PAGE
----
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Church history in plain language by Bruce L.…
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Church history in plain language (edition 2008)

by Bruce L. Shelley

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2,050144,744 (3.94)9
Member:Jamesmcd
Title:Church history in plain language
Authors:Bruce L. Shelley
Info:Dallas, Tex. : Word Pub., c2008.
Collections:Your library
Rating:
Tags:Academic, Church History

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Christian Theology in Plain Language by Bruce L. Shelley

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Showing 1-5 of 12 (next | show all)
This book is part of my collection that really focuses in on Biblical Commentary more than anything else (including some well known authors in the theological world). All of these books haven't been read cover to cover, but I've spent a lot of time with them and they've been helpful in guiding me through difficult passages (or if I desire to dig deeper). ( )
  justagirlwithabook | Jul 31, 2018 |
I'm not against apologetics books.
I'm not against Church history books written unashamedly from the Christian POV.
I'm not even against shameless mixing of the two.
I like books written in plain language.

I like good books.

This one is not. Neither is in in plain language. This is a bad book, the language is above all boring to death. What the book lacks in style, it has in abundance in bad history and pitiful apologetics. I can't understand how anyone could have read it, even on assignment. ( )
  igorterleg | Jan 24, 2016 |
Worthy reading. Only the end was too fast, too much information too condensed. ( )
  leandrod | Feb 10, 2015 |
While it was highly readable and interesting enough for me to quickly cover the 500 pages, I was disappointed in the author's tone. I felt much more like I was reading the work of a Christian than a historian due to the value judgments that existed between the lines of this supposed work of history. While all historians have their own backgrounds and points of view, I expect historians to do their best to prevent their preexisting ideas and values from interfering with the presentation of facts and analytical, researched arguments. For example, it was jarring whenever Shelley used "we" language. At the end of his chapter on the Crusades, he says, "Unfortunately the popes never held two basic truths that we must never forget..." Here, the "we" reads like an assumption on the author's part that his readers share his Christian faith. Throughout the later chapters, the author is also unable to conceal his skepticism or even disdain of secularization and liberalization--again, rather than discussing these social forces from a historian's perspective, he allows his perspective as a Christian (and as a particular kind of Christian, since Christians are not all the same) to creep in.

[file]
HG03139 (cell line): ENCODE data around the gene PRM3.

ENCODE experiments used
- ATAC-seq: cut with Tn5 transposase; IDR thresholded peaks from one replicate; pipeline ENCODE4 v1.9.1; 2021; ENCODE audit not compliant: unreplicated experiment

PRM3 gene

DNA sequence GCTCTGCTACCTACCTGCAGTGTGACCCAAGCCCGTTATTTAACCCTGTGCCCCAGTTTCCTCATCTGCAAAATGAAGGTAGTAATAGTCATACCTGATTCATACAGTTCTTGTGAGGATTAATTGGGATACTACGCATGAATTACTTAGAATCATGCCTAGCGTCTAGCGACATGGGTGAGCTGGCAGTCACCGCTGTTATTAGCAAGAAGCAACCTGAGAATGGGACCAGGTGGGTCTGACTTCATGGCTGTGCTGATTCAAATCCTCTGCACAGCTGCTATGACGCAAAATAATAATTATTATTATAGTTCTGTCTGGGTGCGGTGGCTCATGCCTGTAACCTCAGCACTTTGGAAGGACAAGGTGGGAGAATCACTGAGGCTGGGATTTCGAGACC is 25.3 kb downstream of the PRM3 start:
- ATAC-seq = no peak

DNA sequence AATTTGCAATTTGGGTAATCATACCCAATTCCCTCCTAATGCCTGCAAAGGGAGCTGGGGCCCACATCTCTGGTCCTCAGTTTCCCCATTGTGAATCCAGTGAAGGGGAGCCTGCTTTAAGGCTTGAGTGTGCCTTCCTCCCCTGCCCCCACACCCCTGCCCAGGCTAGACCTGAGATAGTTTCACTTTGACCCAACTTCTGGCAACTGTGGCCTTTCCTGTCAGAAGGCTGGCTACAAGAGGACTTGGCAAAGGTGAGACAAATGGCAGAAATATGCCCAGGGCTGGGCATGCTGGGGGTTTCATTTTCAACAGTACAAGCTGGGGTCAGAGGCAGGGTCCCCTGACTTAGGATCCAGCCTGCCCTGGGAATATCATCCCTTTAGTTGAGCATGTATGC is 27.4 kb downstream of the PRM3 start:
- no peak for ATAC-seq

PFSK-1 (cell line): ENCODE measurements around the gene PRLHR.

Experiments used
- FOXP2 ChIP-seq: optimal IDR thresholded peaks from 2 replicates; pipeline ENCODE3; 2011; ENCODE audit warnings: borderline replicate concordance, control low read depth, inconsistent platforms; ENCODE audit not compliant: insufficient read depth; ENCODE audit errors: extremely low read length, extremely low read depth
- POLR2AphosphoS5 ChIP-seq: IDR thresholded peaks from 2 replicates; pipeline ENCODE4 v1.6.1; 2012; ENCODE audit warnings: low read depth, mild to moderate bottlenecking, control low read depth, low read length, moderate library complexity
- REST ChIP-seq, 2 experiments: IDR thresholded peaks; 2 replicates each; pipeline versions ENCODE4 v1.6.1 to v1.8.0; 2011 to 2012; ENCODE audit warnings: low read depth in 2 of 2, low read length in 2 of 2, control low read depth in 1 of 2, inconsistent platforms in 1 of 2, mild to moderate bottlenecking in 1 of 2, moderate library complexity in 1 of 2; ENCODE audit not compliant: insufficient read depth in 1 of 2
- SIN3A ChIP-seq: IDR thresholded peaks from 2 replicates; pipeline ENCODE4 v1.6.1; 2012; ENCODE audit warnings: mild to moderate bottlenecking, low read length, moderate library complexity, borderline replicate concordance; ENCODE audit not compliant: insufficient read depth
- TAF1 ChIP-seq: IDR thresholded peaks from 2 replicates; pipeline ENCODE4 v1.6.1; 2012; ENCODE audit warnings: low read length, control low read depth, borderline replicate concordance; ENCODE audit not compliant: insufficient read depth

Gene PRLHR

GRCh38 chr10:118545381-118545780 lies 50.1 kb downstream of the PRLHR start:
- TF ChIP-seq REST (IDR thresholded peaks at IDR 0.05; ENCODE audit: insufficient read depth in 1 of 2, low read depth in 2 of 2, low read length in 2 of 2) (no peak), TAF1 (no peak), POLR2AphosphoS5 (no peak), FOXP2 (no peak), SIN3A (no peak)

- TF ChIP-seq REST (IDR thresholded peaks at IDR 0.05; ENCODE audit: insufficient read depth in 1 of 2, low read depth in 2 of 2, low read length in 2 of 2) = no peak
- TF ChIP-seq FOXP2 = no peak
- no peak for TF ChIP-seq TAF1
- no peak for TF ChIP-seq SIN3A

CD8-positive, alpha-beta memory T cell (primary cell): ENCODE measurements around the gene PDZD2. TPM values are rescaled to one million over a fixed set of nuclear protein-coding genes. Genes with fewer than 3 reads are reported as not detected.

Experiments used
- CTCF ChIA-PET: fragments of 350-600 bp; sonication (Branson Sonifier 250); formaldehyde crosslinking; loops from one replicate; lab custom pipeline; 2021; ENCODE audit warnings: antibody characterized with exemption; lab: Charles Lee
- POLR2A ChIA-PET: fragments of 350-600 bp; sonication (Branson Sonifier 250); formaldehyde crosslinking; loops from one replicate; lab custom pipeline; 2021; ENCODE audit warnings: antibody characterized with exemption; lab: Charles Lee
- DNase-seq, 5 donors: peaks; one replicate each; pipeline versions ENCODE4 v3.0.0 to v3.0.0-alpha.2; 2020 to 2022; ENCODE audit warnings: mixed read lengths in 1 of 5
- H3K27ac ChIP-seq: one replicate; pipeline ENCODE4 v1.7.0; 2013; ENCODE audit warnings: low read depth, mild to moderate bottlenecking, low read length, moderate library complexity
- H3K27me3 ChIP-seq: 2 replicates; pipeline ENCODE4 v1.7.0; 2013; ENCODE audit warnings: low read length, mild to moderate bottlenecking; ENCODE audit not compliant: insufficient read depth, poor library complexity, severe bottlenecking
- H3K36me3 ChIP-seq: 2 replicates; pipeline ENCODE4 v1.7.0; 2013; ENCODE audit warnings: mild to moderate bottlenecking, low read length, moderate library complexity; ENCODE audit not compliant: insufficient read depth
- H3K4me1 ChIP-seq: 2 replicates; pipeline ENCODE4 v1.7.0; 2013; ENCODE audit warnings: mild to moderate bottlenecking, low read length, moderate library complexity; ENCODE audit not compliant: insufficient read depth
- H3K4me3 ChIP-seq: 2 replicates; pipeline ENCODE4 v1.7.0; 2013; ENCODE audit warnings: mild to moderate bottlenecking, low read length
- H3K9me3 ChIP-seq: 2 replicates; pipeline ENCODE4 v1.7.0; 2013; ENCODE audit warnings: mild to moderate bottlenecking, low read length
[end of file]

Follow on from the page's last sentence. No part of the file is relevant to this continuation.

It was also difficult, in reading the 1996 version, to excuse some of the outdated language. In particular, it was frustrating to read the sections describing "savage" or "brutal" Native American tribes. I would hope that a more recent edition would take into account more recent scholarship, or just sheer appropriateness and human respect, with regard to non-Western groups discussed in the book.

There's also a frustrating lack of women discussed in the book. I was hoping to get Jane Addams thrown in for the Social Gospel chapters, but alas, no mention. Almost more frustrating than the lack of particular women mentioned was the male-centric language in general. For example, in the section about missionaries, the author discusses the role of "missionaries and their wives", as if the women were not also missionaries.

Finally, it was confusing to me that there was not one mention of Mormons. Given that there were whole chapters on Vatican II and the Religious Right, I would have thought that the Mormons would have at least a mention in 500 pages.

Overall, I'm glad I read it. I certainly learned some new information, and was able to contextualize some prior knowledge, and also had the interesting sociological experience of reading what I considered to be a flawed history book, particularly if reviewers elsewhere on the Internet are correct in saying that this book is widely read by students preparing for life in ministry. ( )
  erin4 | Oct 15, 2014 |
Church History in Plain Language by Bruce L. Shelley (?)
  journeyguy | Apr 2, 2013 |
Showing 1-5 of 12 (next | show all)
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Amazon.com Product Description (ISBN 0849938619, Paperback)

It's about time that someone wrote church history that tells about people, not just about "eras" and "ages." Church History in Plain Language taps the roots of our Christian family tree. It combines authoritative research with a captivating style to bring our heritage home to us.

(retrieved from Amazon Thu, 12 Mar 2015 18:17:51 -0400)

(see all 3 descriptions)

With more than 315,000 copies sold, this is the story of the church for today's readers. The fourth edition of Shelley's classic one-volume history of the church brings the story of Christianity into the twenty-first century. This latest edition of the book takes a close look at the rapid growth of evangelical and Pentecostal Christianity in the southern hemisphere, addresses the decline in traditional mainline denominations, examines the influence of technology on the spread of the gospel, and discusses how Christianity intersects with other religions in countries all over the world.… (more)

(summary from another edition)

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